The central contention of this book is that drawing is a form of knowledge production. This idea comes from anthropological debates, and reframes the idea of knowledge as a process of how we come to know things rather than discussing it as a fixed, final, and completed process. How we come to know things is inextricably linked with what we know and architectural knowledge, as produced in design processes, is made through drawings and models.

It follows, then, that the conventions of each type of drawing inform that process in a variety of ways. This chapter will identify formal characteristics shared by axonometrically produced architecture, with the predominance of platonic geometry projected vertically and rotated. These procedures of rotation and projection are at the heart of axonometric knowledge production.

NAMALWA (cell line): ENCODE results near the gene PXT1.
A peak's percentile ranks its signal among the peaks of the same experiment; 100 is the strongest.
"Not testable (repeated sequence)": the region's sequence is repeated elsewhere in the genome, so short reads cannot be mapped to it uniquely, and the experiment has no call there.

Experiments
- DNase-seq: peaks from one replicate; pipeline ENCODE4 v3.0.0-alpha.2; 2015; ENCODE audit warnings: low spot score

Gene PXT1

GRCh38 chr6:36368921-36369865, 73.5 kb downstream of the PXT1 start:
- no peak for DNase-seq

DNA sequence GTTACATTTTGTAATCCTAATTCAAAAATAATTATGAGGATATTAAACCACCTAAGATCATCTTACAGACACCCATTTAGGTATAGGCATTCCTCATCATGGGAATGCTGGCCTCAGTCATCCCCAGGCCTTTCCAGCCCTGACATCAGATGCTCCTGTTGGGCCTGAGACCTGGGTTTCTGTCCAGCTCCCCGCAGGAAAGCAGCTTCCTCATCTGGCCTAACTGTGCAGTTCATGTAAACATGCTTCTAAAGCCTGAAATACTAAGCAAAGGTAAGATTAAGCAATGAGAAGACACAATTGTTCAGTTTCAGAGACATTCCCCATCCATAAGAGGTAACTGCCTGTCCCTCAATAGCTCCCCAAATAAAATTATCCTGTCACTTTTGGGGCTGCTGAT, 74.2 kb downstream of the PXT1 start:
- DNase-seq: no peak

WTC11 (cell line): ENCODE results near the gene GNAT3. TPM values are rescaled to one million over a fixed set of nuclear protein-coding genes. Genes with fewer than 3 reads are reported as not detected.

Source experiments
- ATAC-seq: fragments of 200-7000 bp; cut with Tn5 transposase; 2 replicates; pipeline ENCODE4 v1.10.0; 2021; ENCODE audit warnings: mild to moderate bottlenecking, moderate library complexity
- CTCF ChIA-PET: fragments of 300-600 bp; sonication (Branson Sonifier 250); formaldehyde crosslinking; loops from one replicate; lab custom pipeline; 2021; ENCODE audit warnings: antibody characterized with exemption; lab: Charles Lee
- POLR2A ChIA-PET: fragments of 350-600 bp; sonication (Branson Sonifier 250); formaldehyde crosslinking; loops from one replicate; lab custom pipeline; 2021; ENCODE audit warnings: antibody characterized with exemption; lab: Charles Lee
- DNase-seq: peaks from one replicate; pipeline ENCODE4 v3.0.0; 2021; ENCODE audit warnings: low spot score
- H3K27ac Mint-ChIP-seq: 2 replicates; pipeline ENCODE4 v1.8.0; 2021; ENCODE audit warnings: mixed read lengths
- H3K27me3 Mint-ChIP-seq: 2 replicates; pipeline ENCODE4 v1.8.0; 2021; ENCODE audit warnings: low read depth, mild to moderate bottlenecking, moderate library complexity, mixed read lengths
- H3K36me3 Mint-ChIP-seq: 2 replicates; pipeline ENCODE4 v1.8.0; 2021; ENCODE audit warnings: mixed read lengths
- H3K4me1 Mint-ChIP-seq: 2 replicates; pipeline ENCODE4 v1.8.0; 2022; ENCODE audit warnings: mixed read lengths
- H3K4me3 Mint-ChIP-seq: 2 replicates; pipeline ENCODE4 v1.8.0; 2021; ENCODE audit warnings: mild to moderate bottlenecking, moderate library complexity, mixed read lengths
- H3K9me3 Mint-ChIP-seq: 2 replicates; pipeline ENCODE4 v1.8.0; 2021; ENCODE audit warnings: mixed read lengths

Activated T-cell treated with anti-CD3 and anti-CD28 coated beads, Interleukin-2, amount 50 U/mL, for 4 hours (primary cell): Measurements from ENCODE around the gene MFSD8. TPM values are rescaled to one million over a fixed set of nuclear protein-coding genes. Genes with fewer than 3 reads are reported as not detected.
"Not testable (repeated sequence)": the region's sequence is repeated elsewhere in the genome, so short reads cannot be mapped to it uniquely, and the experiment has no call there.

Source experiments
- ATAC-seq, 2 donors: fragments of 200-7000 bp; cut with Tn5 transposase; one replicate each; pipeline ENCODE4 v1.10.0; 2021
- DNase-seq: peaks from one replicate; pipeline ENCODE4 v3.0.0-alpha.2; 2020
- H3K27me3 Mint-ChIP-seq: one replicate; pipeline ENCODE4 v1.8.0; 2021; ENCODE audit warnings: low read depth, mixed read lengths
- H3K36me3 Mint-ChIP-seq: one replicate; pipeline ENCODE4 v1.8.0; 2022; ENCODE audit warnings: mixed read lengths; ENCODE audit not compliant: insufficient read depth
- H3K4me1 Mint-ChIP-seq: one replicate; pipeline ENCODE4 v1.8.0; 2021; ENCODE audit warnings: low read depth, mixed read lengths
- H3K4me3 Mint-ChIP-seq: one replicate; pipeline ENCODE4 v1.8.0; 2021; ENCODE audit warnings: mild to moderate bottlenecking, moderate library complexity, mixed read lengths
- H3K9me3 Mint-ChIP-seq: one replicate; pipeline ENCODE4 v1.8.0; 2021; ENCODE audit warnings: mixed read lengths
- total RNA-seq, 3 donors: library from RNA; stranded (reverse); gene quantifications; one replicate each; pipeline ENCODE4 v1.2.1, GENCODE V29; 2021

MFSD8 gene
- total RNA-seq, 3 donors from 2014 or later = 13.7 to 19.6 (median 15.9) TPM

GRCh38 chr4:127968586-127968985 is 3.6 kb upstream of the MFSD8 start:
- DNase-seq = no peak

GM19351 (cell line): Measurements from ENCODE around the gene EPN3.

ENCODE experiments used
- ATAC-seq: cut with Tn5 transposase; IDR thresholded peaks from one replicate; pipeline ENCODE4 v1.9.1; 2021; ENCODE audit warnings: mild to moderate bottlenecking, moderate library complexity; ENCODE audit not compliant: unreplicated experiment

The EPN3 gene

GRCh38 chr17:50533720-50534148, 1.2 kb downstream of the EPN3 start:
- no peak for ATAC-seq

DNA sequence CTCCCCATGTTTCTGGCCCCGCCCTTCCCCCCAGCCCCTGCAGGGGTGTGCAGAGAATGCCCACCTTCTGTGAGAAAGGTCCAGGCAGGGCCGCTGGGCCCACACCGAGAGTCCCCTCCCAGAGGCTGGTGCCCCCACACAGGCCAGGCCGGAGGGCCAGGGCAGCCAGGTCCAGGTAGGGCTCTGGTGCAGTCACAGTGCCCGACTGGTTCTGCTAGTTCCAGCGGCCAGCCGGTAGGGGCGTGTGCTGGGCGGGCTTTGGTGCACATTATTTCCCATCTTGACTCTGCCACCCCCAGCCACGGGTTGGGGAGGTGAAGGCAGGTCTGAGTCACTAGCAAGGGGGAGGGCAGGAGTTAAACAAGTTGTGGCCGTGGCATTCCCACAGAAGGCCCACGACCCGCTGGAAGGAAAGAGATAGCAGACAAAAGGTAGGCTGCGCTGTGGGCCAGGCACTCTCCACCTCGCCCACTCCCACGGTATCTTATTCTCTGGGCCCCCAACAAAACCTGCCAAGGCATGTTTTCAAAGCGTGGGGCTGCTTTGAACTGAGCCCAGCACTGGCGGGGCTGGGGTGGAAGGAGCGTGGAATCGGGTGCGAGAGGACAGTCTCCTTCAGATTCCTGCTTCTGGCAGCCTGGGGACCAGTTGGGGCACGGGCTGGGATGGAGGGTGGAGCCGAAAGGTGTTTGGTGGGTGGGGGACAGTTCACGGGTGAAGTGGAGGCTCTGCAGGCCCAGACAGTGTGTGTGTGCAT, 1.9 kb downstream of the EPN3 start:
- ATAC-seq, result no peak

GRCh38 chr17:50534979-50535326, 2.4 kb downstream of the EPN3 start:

Spatial relations are also made explicit by this form of drawing, where diagrams of occupation can be made explicit through architectural form, we have here a contrast between the broadly early- and late-modernist approaches of Oud and Stirling as opposed to the deliberate retardation of postmodernist architects such as Eisenman and Hejduk.